My brethren, count it all joy when you fall into various trials, 3 knowing that the testing of your faith produces patience. 4 But let patience have its perfect work, that you may be perfect and complete, lacking nothing. James 1:2-4
Well, it has been a rough couple of weeks, but I praise God for how He uses affliction to make us complete, as James promises us. He is teaching me to trust Him more and it is blissful and peaceful to do that, to really trust Him.
Before I even began this blog, I had in mind one topic in particular about which I wanted to write. This biblical concept, to which I was introduced in my Biblical Counseling class several years ago, continues to have a revolutionary impact on my life. In The Christian Counselor’s Manual, Jay E. Adams, considered the father of Biblical Counseling (though I think he would agree, he has just asserted what the Bible makes clear about problems, their causes and their cure), states, “There are only two ways of life: the feeling-motivated life of sin oriented toward self, and the commandment-oriented life of holiness oriented towards God.” (p 118) I am certain he is right. Whatever we do, we have a motive behind it. And the motive is either based on love of self and seeking our own desires or it is based on love of God and seeking His desires which are spelled out in His commandments. Our desires are based on our evaluation of life and they are focused on our idea of what would gratify or exalt us.
There are at least a few problems with that. First, it is sin. We are to love God and our neighbor rather than ourselves; His commands and the principles they embody direct us in this endeavor. Second, feelings are always changing depending on numerous other variables that are themselves always changing (the season, our hormones, and the mood of the person we are relating to, for example). Being motivated by feelings that are always in flux is a pretty unstable way to live. God and His Word are always the same; they do not change. So living according to the eternal Word affords the ultimate in stability. Thirdly, as James also makes clear, our desires are the sole cause of our conflicts with those around us: Where do wars and fights come from among you? Do they not come from your desires for pleasure that war in your members? James 4:1. The antidote, on the other hand, is to “submit to God… [to] draw near to God and He will draw near to you.” James 4:7-8 And how do we draw near to God? We humble ourselves and obey His commands: Jesus said “If you love Me, keep My commandments.” John 4:15.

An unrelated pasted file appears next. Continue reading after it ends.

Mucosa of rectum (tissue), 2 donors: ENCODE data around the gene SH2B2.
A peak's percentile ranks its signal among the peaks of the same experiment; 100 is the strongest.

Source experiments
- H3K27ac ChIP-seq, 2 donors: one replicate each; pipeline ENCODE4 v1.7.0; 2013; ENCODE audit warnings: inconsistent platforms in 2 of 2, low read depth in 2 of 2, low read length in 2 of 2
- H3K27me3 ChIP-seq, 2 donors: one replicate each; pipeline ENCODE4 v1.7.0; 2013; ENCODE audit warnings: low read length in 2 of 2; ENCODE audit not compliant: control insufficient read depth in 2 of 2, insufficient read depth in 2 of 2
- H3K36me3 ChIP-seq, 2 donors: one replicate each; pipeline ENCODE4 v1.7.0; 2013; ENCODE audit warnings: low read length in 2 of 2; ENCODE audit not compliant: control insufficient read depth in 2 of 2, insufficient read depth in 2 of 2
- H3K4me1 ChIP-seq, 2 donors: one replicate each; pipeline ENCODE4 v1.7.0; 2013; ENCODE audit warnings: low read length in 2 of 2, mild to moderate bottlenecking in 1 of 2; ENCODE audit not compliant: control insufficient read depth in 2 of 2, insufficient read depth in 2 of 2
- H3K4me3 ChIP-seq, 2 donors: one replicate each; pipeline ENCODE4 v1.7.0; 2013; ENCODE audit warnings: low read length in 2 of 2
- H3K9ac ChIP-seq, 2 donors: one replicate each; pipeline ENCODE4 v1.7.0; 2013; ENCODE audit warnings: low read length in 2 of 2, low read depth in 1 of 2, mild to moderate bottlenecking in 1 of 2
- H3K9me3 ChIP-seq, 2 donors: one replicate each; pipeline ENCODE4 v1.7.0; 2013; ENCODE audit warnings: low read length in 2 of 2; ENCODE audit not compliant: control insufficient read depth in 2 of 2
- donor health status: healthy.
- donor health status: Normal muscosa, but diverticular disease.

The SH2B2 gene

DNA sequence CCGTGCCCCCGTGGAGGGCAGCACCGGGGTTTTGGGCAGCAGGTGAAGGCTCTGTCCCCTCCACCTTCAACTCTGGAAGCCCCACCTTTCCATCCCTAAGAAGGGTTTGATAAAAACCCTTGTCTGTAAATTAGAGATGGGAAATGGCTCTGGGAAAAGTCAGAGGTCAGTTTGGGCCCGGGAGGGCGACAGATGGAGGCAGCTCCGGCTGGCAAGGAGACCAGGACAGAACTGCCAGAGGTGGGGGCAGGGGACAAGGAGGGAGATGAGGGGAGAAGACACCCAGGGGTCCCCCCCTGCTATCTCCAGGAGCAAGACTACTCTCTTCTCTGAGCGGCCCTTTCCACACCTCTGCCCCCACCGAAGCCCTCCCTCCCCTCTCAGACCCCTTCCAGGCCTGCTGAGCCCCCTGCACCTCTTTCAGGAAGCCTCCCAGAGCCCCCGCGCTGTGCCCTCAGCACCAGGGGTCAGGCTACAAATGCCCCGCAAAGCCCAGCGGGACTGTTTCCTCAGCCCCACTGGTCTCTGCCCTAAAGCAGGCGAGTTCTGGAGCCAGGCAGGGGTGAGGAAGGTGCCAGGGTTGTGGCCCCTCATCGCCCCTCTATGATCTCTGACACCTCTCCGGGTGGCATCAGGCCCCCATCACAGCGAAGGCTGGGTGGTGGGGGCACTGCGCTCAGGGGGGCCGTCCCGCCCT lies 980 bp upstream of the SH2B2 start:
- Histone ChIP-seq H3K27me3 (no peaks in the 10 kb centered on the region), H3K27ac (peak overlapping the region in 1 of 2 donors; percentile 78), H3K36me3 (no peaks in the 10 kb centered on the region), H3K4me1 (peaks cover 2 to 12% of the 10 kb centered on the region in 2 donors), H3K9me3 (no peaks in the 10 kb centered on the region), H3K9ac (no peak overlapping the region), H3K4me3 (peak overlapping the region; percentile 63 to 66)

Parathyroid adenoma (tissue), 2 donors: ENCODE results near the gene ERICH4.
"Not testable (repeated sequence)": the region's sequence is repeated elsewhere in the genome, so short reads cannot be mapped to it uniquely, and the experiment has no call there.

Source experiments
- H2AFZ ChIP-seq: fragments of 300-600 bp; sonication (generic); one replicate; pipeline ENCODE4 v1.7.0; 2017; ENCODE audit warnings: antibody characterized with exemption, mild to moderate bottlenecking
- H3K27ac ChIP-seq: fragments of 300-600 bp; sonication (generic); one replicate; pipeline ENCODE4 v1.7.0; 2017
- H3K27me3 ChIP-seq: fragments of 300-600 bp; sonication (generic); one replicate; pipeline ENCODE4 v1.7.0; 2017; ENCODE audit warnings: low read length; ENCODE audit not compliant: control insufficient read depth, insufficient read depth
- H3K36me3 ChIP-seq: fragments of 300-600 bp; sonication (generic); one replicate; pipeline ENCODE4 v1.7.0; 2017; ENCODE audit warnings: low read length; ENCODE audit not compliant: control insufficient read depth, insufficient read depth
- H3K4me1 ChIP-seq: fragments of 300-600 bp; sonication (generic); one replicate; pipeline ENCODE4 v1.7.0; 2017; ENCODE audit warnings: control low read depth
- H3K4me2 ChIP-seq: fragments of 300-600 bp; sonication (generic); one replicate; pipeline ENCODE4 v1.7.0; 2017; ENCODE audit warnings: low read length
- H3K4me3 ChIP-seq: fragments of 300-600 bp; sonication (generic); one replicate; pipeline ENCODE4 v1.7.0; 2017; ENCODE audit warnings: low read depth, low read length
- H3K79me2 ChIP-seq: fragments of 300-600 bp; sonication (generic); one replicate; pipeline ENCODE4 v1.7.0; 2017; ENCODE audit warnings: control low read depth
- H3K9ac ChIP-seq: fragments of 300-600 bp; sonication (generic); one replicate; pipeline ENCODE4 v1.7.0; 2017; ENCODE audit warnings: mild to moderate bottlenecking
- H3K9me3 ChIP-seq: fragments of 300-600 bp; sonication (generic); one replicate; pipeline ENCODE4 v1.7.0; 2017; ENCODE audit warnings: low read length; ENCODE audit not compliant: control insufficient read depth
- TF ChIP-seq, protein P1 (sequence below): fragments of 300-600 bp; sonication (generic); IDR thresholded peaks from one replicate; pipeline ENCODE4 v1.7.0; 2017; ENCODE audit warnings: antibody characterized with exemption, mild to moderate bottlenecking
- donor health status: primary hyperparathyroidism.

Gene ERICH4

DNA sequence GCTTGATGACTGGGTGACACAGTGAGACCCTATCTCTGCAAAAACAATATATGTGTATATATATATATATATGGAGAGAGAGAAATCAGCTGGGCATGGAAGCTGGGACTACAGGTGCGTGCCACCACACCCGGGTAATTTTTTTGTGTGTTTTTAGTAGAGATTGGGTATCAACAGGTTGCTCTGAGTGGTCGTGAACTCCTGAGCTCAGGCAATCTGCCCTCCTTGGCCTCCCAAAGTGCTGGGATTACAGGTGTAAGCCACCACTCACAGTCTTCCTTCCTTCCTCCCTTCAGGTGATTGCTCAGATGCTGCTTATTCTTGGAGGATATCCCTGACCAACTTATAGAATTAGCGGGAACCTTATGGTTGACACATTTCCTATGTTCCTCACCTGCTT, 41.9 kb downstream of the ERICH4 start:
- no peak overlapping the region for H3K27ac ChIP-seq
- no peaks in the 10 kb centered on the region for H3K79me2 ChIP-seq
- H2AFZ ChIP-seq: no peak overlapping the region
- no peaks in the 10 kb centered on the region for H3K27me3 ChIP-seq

I have been painfully discovering the extent of my self-love and my feeling orientation to life. Whether I am choosing to be lazy or diligent, often my motives are my own desires – if I want something I can work pretty hard for it. And even when it appears to be something godly and biblical, if I scratch beneath the surface, often I find I am motivated by my own feelings rather than a reverence for and submission to God. The beauty of the Gospel is that seeing myself more clearly in this way is not depressing or discouraging; rather it gives me incredible hope and encouragement. In the refuge of my Savior’s incredible love and sacrifice for me, I can look at myself honestly and in the power of His indwelling Spirit, I can know, think and do right. I don’t know about you, but I am beaten up and burned from following my feelings and thus being distant and at cross purposes from my Lord. The unstable and chaotic turmoil of the feeling-oriented life, thankfully, is excruciating. Knowing that I have all I need in God and His Word to trust Him, to believe Him, to know Him, to obey Him is true gratification. As I immerse myself in His Word, I come to know what He is asking of me, and as I turn to my Father, I find the power to do what He is asking of me. And I know it will be the same all day and tomorrow and the day after that…
I hope I have explained this well. Does it make sense to you? What are your thoughts? I hope passing this on blesses you as it has me.